The other booth also came to a halt. The lady who had placated the line for an hour and a half left to take her much-deserved break, and another younger man took her place. But the younger employee expressed that the computer was frozen when he tried to log on, which was causing the whole line to come to a standstill between the first male employee and the older man and the younger male employee trying to log on to the computer.
Almost another ten minutes passed by. People behind me grew a lot more agitated, wondering what was going on. I would like to think I’m as accommodating and polite a person when it comes to waiting in lines and overwhelmed service industry employees, but I was growing somewhat agitated too, even if I was less vocal about it.
Before we knew it, everyone heard a huge thump. The older man hit his head against the counter, fell backward, and was seemingly unresponsive. We started to see blood on the floor — but I noticed it came from an open cut on his calf rather than any injuries to his head. Three medical professionals — two doctors and one nurse, instantly came to his attention, trying to check for identification and providing medical attention. The new male worker called 911 for EMS to come, but there were about ten minutes prior to any response.
The medical professionals tried to get emergency contacts for the older man to see if there was anyone they could call. One mentioned something about possibly being diabetic. One started to provide CPR.
Obviously, with someone undergoing a medical emergency, the line to get checked out for rental cars came to another halt. As the two male workers looked for the AED and ushered in EMS, the lady came back out and started to check people for rental cars again.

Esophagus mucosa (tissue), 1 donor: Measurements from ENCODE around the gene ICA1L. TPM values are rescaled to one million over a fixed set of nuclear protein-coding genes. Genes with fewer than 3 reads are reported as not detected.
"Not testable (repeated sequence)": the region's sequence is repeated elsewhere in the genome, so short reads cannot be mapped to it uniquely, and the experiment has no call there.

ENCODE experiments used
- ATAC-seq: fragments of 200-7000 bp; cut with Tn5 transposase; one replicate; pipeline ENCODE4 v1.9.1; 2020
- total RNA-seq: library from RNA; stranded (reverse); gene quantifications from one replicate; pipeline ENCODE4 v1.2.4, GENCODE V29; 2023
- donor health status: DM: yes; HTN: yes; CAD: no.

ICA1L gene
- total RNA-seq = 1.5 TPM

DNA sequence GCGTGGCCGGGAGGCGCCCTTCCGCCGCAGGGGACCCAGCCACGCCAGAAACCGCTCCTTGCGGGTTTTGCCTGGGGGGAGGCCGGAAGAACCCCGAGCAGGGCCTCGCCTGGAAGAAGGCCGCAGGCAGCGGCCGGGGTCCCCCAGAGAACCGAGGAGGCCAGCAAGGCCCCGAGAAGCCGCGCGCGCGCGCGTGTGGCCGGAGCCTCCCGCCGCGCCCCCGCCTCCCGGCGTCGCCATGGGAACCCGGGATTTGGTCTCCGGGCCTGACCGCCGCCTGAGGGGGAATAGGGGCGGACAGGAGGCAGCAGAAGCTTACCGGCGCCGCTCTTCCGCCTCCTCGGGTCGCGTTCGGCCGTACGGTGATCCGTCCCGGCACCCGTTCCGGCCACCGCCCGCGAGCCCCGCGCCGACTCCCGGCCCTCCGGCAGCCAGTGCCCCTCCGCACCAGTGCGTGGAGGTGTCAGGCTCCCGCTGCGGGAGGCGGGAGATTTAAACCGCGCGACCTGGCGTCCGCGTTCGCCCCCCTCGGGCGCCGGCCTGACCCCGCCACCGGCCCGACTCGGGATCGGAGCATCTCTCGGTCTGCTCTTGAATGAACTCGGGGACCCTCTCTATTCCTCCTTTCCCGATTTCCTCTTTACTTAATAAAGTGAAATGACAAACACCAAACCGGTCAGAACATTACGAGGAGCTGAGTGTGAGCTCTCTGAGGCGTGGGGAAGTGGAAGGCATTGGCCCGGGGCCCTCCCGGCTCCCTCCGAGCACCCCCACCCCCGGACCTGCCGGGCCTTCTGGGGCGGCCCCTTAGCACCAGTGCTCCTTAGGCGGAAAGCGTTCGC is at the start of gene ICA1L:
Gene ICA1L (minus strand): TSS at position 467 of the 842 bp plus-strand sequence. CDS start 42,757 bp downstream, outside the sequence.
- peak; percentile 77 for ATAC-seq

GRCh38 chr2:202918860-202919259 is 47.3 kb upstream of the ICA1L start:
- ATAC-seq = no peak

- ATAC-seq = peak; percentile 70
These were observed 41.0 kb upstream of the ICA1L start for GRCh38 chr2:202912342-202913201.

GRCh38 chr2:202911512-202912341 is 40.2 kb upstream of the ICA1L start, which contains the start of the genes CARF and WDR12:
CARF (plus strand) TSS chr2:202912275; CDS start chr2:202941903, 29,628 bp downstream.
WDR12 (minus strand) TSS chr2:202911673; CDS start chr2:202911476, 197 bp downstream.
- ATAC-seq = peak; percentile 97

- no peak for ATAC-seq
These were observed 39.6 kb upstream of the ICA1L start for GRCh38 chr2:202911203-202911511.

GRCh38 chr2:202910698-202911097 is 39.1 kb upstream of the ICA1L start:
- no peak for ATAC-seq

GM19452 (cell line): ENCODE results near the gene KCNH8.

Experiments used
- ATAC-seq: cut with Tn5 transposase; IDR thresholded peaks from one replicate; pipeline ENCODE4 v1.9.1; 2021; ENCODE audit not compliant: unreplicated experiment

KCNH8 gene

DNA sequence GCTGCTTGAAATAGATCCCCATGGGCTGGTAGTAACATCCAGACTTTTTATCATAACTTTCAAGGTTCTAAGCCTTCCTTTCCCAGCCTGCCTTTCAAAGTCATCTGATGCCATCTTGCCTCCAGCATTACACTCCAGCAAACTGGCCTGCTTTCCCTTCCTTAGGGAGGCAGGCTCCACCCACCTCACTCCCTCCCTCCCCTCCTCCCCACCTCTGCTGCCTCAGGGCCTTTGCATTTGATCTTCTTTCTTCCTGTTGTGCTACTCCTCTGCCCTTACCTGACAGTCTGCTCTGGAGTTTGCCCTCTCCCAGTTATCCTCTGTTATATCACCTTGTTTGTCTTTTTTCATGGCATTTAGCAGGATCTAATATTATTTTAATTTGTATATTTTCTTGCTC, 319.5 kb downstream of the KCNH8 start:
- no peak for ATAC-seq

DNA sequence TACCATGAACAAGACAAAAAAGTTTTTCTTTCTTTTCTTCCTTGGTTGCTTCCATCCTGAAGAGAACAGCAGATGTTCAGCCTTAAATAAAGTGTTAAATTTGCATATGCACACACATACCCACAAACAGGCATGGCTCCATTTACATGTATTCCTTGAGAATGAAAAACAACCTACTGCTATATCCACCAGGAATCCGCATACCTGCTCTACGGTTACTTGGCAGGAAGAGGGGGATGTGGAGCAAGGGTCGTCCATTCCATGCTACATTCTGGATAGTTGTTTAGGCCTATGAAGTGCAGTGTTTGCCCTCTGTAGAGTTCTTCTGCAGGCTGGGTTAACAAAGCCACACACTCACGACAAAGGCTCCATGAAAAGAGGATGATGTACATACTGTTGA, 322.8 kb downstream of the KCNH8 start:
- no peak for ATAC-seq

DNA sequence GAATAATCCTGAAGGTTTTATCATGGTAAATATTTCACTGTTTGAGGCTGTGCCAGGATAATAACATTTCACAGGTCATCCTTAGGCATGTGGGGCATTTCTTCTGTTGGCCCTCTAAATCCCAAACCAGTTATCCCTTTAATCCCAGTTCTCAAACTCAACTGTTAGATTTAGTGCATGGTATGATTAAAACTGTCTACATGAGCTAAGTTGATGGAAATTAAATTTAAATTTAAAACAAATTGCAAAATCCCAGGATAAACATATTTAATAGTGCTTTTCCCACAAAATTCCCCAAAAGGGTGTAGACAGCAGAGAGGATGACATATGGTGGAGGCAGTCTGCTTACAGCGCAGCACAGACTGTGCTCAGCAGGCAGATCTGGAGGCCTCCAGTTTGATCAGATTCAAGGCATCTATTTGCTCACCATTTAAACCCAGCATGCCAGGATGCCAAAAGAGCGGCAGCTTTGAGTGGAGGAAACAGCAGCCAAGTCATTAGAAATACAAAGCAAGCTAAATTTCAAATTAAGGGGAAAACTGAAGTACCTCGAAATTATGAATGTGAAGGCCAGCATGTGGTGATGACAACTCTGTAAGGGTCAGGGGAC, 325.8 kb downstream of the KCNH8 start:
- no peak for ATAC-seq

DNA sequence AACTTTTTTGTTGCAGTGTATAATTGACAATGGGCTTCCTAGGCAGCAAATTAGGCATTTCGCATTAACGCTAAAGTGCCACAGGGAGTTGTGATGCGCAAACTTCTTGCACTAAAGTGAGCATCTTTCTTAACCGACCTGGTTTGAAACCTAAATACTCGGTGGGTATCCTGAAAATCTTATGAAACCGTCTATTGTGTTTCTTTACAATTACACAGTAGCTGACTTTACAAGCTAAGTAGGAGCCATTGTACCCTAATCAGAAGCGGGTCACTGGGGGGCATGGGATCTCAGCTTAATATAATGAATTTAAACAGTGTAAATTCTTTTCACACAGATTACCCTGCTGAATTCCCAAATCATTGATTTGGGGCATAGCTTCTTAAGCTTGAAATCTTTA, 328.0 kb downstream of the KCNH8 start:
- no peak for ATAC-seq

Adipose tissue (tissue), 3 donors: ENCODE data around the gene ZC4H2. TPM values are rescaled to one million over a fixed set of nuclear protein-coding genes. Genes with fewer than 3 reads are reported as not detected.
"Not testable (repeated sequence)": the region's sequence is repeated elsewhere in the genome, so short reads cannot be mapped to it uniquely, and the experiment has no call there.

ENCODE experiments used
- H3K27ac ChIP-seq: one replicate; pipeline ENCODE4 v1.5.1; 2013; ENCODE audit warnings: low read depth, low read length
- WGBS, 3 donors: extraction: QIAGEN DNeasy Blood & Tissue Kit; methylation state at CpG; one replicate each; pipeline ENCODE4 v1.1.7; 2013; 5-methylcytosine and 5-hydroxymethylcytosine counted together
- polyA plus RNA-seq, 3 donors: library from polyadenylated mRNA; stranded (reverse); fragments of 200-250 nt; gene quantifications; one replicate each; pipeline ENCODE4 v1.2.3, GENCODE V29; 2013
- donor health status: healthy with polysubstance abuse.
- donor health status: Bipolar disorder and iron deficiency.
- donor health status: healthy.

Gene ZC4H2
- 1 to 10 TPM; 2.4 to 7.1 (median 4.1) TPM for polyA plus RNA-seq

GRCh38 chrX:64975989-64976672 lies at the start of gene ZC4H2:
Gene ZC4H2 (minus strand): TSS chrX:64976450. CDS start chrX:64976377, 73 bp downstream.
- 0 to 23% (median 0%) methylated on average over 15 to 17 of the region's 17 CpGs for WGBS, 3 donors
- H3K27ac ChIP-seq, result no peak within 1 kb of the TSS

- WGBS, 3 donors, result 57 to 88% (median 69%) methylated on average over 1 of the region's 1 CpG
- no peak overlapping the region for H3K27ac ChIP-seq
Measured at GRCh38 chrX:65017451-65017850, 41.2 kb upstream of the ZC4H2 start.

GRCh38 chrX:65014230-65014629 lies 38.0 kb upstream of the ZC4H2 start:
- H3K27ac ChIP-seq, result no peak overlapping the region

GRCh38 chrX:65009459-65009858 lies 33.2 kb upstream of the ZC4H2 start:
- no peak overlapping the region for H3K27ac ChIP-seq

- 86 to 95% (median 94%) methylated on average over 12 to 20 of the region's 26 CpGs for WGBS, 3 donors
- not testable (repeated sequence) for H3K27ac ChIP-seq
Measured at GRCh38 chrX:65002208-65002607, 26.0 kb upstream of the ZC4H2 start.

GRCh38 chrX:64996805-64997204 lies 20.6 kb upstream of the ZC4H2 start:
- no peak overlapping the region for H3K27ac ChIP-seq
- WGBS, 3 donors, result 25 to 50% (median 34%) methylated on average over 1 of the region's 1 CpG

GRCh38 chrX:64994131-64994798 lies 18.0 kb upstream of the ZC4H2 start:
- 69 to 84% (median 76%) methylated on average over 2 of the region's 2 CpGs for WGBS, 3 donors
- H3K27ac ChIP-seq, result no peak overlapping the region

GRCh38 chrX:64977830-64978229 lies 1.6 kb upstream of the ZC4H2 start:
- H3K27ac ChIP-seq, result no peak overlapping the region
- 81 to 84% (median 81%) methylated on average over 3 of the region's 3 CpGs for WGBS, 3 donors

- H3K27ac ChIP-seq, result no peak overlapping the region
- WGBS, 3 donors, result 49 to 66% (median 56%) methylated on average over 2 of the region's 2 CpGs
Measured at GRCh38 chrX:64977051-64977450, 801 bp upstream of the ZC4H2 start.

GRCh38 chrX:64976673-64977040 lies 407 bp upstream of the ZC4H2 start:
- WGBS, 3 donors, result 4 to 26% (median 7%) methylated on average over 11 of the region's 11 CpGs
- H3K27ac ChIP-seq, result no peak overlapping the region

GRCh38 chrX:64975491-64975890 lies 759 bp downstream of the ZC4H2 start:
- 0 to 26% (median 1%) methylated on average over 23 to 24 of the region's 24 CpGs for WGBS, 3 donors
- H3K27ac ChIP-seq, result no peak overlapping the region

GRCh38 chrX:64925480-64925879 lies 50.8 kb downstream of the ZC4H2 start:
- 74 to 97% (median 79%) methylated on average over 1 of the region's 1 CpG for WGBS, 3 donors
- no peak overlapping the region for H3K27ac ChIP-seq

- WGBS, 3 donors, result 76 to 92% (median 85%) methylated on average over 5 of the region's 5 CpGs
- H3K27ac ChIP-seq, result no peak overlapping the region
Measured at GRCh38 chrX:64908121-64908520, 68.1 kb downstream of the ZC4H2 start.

One older Asian couple somewhat far behind where I was, close to the front of the line, started talking to the lady at the counter. The couples around me started murmuring, questioning whether they cut the line and expressing incredulity that the employee would just let them cut a line we had spent over an hour and a half waiting in.
I was overcome with a sense of duty or obligation I couldn’t explain, and I said “I think they’re just trying to get a refund.” It was a little difficult for me to see people ganging up on the older Asian couple, so I felt like I had to say something to defend them. But it was revealed they did try to cut the line when the employee tried to hand them keys, and everyone’s outrage was justified. They were not given their keys, and I don’t know what happened to them next.
As for the older man who passed out on the floor, EMS had arrived at this point and started giving medical attention. One EMS worker screamed, “he has no pulse!” which led to gasps from the entire line. We did our best to move the line to give the EMS workers space, and the male employee who attended to him gave them an AED. I’m not a medical professional, but soon afterward he was stable and taken to a stretcher, so I’m not sure whether he really had no pulse or they just restabilized him.
This male employee then started breathing very heavily, holding his hand to his chest and rushed into the break room. I heard a mother about three or four places behind me tell her daughter that he was having a panic attack and that that’s completely normal since seeing someone almost die in front of you is traumatic. I did really feel bad for the guy because that’s a whole lot to deal with being new to a job and on your second or third day.